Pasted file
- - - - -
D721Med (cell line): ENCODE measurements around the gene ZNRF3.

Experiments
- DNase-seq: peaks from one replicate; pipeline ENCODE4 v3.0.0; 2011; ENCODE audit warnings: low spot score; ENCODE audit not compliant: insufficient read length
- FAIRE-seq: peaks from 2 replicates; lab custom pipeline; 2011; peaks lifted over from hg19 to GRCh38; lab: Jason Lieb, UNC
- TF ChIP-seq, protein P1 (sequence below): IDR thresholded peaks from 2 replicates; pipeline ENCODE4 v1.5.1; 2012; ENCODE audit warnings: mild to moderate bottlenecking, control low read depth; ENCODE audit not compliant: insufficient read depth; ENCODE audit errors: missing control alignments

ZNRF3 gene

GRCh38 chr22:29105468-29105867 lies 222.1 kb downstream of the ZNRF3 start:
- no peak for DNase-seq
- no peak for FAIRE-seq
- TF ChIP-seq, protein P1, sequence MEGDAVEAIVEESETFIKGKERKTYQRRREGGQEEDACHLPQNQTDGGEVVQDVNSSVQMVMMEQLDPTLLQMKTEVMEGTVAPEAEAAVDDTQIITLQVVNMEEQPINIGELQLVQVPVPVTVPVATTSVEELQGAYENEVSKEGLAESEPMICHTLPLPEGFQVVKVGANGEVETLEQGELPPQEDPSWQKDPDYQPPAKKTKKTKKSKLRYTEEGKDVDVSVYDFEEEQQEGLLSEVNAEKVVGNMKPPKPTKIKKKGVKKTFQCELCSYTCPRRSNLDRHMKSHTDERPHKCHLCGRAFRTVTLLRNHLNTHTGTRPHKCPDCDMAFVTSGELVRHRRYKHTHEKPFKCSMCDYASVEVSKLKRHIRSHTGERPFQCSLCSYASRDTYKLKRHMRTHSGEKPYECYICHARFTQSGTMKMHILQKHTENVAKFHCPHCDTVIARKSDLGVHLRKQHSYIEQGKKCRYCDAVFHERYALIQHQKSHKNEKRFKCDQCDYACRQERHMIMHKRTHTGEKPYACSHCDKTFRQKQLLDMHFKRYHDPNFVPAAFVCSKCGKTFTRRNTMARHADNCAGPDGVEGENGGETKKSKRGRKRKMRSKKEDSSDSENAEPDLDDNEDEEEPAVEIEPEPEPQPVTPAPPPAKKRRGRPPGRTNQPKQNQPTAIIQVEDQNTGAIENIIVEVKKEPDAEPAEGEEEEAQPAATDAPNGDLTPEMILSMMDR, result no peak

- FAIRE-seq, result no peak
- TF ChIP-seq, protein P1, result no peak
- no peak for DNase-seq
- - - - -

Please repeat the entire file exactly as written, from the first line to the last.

D721Med (cell line): ENCODE measurements around the gene ZNRF3.

Experiments
- DNase-seq: peaks from one replicate; pipeline ENCODE4 v3.0.0; 2011; ENCODE audit warnings: low spot score; ENCODE audit not compliant: insufficient read length
- FAIRE-seq: peaks from 2 replicates; lab custom pipeline; 2011; peaks lifted over from hg19 to GRCh38; lab: Jason Lieb, UNC
- TF ChIP-seq, protein P1 (sequence below): IDR thresholded peaks from 2 replicates; pipeline ENCODE4 v1.5.1; 2012; ENCODE audit warnings: mild to moderate bottlenecking, control low read depth; ENCODE audit not compliant: insufficient read depth; ENCODE audit errors: missing control alignments

ZNRF3 gene

GRCh38 chr22:29105468-29105867 lies 222.1 kb downstream of the ZNRF3 start:
- no peak for DNase-seq
- no peak for FAIRE-seq
- TF ChIP-seq, protein P1, sequence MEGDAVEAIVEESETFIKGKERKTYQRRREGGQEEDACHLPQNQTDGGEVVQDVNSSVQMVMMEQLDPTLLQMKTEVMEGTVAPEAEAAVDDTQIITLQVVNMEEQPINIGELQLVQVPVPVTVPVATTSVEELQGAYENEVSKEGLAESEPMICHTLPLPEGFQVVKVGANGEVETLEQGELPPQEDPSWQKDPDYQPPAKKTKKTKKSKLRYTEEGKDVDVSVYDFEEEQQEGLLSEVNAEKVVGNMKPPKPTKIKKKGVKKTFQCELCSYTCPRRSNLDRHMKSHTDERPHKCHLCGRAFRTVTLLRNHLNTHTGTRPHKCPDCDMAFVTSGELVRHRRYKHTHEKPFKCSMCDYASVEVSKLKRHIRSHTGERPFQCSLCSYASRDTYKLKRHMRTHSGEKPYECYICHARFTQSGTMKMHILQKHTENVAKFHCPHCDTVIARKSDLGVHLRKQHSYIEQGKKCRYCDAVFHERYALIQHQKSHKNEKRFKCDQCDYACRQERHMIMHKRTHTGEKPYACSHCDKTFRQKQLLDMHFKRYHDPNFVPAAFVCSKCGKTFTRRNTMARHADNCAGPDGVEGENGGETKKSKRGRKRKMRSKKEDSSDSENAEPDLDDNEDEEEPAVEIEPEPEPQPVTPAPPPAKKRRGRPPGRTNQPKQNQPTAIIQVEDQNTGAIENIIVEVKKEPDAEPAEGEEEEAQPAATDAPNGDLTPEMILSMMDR, result no peak

- FAIRE-seq, result no peak
- TF ChIP-seq, protein P1, result no peak
- no peak for DNase-seq